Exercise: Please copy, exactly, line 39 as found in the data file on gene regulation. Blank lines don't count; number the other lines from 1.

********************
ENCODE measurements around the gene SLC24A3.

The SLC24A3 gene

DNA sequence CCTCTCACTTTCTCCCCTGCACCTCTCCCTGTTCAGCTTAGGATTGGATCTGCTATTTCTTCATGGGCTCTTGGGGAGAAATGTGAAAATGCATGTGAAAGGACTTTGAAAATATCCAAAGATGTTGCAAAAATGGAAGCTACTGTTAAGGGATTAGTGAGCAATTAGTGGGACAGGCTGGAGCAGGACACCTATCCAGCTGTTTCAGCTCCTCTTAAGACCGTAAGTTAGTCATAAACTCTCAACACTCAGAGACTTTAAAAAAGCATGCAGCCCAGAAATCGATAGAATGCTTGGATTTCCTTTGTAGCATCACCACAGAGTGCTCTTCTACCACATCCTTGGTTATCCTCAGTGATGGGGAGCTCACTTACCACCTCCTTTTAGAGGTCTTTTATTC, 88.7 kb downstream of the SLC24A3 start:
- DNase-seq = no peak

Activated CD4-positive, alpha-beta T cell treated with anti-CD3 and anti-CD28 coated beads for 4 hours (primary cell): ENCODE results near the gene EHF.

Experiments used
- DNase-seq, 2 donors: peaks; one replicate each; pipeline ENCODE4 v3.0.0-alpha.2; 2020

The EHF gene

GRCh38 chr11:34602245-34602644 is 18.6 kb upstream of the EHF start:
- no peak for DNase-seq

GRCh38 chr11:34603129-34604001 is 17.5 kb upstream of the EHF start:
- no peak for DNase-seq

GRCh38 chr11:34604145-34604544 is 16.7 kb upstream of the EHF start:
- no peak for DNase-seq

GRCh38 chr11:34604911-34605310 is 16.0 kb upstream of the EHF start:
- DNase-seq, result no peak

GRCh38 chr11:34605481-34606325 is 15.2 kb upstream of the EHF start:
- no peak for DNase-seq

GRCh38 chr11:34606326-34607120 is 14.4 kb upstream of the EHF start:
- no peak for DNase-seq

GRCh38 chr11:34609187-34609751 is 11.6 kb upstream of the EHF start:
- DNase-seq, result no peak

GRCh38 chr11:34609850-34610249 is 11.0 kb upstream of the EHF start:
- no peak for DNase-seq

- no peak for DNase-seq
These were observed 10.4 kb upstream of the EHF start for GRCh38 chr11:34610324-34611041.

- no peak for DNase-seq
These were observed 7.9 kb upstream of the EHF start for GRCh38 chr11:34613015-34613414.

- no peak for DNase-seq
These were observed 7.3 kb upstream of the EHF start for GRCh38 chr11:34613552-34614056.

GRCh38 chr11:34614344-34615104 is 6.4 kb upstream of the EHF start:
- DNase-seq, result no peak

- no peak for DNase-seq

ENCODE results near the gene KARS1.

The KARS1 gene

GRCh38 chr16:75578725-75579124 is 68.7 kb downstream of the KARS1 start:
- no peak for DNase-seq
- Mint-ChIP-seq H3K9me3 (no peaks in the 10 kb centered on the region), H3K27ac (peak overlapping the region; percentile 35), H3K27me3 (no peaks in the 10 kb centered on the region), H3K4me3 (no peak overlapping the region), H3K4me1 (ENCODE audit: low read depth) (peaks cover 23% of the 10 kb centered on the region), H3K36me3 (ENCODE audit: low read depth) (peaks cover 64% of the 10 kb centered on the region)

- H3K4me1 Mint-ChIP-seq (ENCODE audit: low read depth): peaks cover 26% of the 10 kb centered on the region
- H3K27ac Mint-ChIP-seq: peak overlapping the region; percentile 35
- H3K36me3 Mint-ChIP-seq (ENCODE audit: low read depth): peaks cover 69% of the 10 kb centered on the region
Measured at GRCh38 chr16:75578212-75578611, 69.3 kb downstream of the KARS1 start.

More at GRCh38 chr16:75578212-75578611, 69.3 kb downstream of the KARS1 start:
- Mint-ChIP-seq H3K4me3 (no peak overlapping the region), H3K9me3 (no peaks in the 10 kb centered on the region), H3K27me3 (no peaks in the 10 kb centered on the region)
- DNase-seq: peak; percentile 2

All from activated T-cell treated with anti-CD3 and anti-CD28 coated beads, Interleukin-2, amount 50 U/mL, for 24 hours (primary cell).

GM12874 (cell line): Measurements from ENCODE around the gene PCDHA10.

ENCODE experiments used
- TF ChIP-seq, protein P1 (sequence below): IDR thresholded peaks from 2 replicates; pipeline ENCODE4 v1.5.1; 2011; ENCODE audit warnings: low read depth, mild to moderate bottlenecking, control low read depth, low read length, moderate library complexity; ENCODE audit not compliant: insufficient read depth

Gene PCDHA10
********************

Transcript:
- H3K4me1 Mint-ChIP-seq (ENCODE audit: low read depth): peaks cover 26% of the 10 kb centered on the region